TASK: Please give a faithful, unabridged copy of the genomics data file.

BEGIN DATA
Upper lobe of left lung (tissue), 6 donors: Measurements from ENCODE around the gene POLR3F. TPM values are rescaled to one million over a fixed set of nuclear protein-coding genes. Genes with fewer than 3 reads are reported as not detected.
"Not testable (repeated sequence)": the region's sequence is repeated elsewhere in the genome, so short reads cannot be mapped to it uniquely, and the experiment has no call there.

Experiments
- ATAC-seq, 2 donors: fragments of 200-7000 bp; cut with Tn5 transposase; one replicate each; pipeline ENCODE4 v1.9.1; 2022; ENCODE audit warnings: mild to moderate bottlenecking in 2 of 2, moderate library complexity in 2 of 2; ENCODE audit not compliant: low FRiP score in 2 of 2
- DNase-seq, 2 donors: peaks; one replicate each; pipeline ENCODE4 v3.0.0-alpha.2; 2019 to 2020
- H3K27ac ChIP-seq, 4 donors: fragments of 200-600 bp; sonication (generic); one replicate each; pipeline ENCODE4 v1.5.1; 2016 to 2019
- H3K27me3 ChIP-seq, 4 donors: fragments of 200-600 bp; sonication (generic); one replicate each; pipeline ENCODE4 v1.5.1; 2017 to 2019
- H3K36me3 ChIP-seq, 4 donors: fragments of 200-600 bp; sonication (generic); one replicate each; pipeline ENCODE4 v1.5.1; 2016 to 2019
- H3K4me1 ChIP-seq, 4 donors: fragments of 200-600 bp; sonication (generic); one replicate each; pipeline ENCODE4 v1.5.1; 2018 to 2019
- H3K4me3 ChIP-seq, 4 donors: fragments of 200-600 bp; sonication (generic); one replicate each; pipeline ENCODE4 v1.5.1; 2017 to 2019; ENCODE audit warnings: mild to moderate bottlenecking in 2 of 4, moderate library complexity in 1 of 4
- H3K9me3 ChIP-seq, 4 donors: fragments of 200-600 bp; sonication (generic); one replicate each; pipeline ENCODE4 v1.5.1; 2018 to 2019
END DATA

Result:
Upper lobe of left lung (tissue), 6 donors: Measurements from ENCODE around the gene POLR3F. TPM values are rescaled to one million over a fixed set of nuclear protein-coding genes. Genes with fewer than 3 reads are reported as not detected.
"Not testable (repeated sequence)": the region's sequence is repeated elsewhere in the genome, so short reads cannot be mapped to it uniquely, and the experiment has no call there.

Experiments
- ATAC-seq, 2 donors: fragments of 200-7000 bp; cut with Tn5 transposase; one replicate each; pipeline ENCODE4 v1.9.1; 2022; ENCODE audit warnings: mild to moderate bottlenecking in 2 of 2, moderate library complexity in 2 of 2; ENCODE audit not compliant: low FRiP score in 2 of 2
- DNase-seq, 2 donors: peaks; one replicate each; pipeline ENCODE4 v3.0.0-alpha.2; 2019 to 2020
- H3K27ac ChIP-seq, 4 donors: fragments of 200-600 bp; sonication (generic); one replicate each; pipeline ENCODE4 v1.5.1; 2016 to 2019
- H3K27me3 ChIP-seq, 4 donors: fragments of 200-600 bp; sonication (generic); one replicate each; pipeline ENCODE4 v1.5.1; 2017 to 2019
- H3K36me3 ChIP-seq, 4 donors: fragments of 200-600 bp; sonication (generic); one replicate each; pipeline ENCODE4 v1.5.1; 2016 to 2019
- H3K4me1 ChIP-seq, 4 donors: fragments of 200-600 bp; sonication (generic); one replicate each; pipeline ENCODE4 v1.5.1; 2018 to 2019
- H3K4me3 ChIP-seq, 4 donors: fragments of 200-600 bp; sonication (generic); one replicate each; pipeline ENCODE4 v1.5.1; 2017 to 2019; ENCODE audit warnings: mild to moderate bottlenecking in 2 of 4, moderate library complexity in 1 of 4
- H3K9me3 ChIP-seq, 4 donors: fragments of 200-600 bp; sonication (generic); one replicate each; pipeline ENCODE4 v1.5.1; 2018 to 2019